I would like to devote a thread to asking the kind of question that you should really know the answer to after a certain amount of time in Taiwan, but you have never botherd to ask/find the answers. I would like this not to become a stupid answers thread, if possible.

I’ve been here for almost a year now but I have nticed that there are some things that I should really know how to do by now, and some questions that I really should be able to answer at this point.

1. How and how often do you check the till receipt lottery tickets? After a year of being virtually forced to take one every time I buy something, I have decided to keep them instead of throwing them in the bin only to see someone trying to retreive it as i walk away.

2. Am I an idiot??? or is there no way to do laundry in hot water in a domestic washing machine? In England, we have 2 pipes (1 hot and 1 cold) going from the wall and into the washing machine. My place here has only one…cold! The washing machine doesn’t seem to have any temerature regulation options however, it is a shitty old thing.

3. I’ve been hearing for some time now that the classic comedy chop socky series ‘Monkey’ is regularly broadcast here. However, no one seems able to tell me on which channel and at what time it is shown. Anyone know?

Hi,

1. Don’t worry too much about this. Rarely does anyone ever even win one of the lesser prizes (a few hundred NT\$), although I won’t say it doesn’t happen. A person in my company once won the NT\$2M grand prize. They go in 2 month cycles. If you look on the back of each receipt, you will see a table. The left most column is the timetable, for example, all receipts from Jan-Feb fall in one cycle. That corresponds to the number you’ll see on the front of the receipt near the top which tells you which cycle that particular receipt is. The middle column tells you when the drawing takes place for that cycle, then the last column tells you the time window in which you have to claim any prizes. To check the numbers after they’ve been drawn, goto:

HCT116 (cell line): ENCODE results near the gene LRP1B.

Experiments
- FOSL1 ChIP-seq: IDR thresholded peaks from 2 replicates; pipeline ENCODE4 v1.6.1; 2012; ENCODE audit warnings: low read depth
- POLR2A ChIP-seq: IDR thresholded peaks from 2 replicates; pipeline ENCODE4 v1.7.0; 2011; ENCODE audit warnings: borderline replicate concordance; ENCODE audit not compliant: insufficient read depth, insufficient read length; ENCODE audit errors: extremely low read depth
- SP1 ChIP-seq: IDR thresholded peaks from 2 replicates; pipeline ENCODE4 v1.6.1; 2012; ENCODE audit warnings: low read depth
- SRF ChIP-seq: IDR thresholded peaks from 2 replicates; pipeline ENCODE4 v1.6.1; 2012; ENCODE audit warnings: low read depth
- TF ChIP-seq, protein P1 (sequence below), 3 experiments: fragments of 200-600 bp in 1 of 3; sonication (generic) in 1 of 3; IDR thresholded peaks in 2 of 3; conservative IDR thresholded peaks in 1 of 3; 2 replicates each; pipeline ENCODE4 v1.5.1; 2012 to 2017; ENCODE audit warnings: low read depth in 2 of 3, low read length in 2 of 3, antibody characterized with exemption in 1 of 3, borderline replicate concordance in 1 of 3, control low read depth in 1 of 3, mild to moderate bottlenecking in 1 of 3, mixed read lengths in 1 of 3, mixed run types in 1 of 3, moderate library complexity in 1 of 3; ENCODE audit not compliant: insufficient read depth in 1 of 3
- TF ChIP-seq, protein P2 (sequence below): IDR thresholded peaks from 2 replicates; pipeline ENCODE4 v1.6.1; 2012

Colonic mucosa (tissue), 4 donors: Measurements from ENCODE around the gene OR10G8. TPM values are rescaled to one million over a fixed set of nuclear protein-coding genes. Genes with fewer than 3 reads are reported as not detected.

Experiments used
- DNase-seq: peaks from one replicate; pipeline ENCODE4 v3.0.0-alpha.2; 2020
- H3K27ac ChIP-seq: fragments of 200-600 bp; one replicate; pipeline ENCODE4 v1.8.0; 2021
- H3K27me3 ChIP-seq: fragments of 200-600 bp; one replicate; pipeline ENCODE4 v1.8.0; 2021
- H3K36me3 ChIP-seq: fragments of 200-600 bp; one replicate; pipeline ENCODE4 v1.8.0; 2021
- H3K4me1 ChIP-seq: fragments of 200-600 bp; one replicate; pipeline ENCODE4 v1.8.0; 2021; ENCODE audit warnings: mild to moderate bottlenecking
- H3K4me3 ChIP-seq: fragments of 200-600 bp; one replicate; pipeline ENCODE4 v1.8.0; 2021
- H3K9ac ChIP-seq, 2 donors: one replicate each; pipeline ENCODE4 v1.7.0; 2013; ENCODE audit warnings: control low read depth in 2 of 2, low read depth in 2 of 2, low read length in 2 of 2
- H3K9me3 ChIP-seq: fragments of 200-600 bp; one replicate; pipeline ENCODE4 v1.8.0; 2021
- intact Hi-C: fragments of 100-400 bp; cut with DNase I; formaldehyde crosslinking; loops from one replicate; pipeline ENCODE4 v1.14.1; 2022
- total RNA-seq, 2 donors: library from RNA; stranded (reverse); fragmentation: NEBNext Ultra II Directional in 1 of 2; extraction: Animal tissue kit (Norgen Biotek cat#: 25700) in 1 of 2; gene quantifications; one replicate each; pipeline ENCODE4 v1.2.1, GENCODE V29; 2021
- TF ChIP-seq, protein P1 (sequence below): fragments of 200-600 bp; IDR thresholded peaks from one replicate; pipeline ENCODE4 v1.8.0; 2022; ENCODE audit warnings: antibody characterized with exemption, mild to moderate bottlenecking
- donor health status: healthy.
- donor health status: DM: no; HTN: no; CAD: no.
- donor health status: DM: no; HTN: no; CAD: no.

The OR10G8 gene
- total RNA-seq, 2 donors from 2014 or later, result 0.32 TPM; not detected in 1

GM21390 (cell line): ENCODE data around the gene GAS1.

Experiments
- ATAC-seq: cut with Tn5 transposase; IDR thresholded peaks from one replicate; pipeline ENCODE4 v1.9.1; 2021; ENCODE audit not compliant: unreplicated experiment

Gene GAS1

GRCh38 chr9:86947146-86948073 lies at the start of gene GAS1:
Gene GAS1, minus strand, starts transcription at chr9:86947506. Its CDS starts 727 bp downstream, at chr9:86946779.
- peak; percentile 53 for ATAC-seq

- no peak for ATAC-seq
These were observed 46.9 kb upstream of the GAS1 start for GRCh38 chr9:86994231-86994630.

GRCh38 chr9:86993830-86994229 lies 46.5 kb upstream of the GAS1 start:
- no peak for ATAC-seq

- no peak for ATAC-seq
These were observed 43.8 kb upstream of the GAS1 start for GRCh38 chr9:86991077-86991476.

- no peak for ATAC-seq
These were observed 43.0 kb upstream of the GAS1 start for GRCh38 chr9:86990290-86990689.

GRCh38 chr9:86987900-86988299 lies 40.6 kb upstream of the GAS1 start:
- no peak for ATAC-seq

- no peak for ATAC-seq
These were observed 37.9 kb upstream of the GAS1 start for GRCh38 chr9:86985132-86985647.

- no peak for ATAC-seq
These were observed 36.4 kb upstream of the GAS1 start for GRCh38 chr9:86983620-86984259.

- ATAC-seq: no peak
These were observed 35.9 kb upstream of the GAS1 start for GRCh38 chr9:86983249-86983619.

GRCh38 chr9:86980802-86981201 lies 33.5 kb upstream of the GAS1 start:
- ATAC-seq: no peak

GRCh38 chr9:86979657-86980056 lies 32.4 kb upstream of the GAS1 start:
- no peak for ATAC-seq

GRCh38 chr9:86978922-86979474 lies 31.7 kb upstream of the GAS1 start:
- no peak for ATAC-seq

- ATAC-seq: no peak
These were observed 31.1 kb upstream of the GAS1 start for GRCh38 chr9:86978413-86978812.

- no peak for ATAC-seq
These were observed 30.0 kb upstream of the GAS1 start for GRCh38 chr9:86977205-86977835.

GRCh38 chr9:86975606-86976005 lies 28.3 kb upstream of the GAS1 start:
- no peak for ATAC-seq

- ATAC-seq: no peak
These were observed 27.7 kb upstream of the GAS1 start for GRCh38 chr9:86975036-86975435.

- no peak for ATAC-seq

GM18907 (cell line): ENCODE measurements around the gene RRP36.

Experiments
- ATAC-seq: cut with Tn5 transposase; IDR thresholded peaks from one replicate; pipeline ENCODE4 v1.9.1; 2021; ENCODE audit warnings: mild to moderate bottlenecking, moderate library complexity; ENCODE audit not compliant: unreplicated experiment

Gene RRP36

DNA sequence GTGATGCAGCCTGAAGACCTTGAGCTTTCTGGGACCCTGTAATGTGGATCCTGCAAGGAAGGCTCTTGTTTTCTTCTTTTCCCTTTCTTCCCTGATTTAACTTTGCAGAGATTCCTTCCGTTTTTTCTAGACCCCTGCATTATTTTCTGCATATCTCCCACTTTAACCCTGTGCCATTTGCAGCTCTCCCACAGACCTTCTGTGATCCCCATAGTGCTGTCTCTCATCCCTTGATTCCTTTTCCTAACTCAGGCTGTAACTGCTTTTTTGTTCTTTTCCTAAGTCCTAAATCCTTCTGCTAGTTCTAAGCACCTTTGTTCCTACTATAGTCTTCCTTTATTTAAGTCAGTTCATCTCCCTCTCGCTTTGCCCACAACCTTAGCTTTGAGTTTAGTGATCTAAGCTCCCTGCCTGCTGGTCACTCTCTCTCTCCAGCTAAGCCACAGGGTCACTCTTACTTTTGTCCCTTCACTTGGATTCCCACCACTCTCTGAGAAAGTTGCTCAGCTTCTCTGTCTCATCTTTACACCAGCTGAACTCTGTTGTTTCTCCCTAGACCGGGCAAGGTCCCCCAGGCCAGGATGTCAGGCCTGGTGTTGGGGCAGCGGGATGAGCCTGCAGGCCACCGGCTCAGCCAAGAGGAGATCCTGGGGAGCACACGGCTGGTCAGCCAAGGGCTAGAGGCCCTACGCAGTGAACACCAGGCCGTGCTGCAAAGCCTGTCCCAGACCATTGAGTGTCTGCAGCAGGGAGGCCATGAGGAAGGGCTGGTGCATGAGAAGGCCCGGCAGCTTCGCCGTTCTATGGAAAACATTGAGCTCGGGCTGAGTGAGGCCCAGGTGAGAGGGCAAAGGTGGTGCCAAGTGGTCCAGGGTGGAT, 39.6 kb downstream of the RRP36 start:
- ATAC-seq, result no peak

dot.gov.tw

Unforunately, I can’t give you the exact link, because their site is down right now. Once the site is up, you’ll see a section on there that has 3 or 4 numbers that look like the number at the top of your receipt. Those are the numbers for the most recent draw. If you need the numbers for another draw, you can click there and navigate to that. I’m not sure if there is an English version, but I vaguely remember that there was. The grand prize is for matching all the numbers. There are lesser prizes for matching some of the numbers, and they go from the rightmost number, meaning you win a lesser prize if you match the last X or more numbers. I can’t remember what the minimum # of numbers you have to match to win something, but I believe it was 4 or so. You’ll have to look for the fine details, since I can’t be more detailed right now with the site down. Finally, you should check all receipts for the code and the “draw” months, because not all receipts look like the ones you normally get. Large stores or auto repair places to name a couple, sometimes give receipts printed up in their own formats, but if they have the number and draw cycle, they are eligible.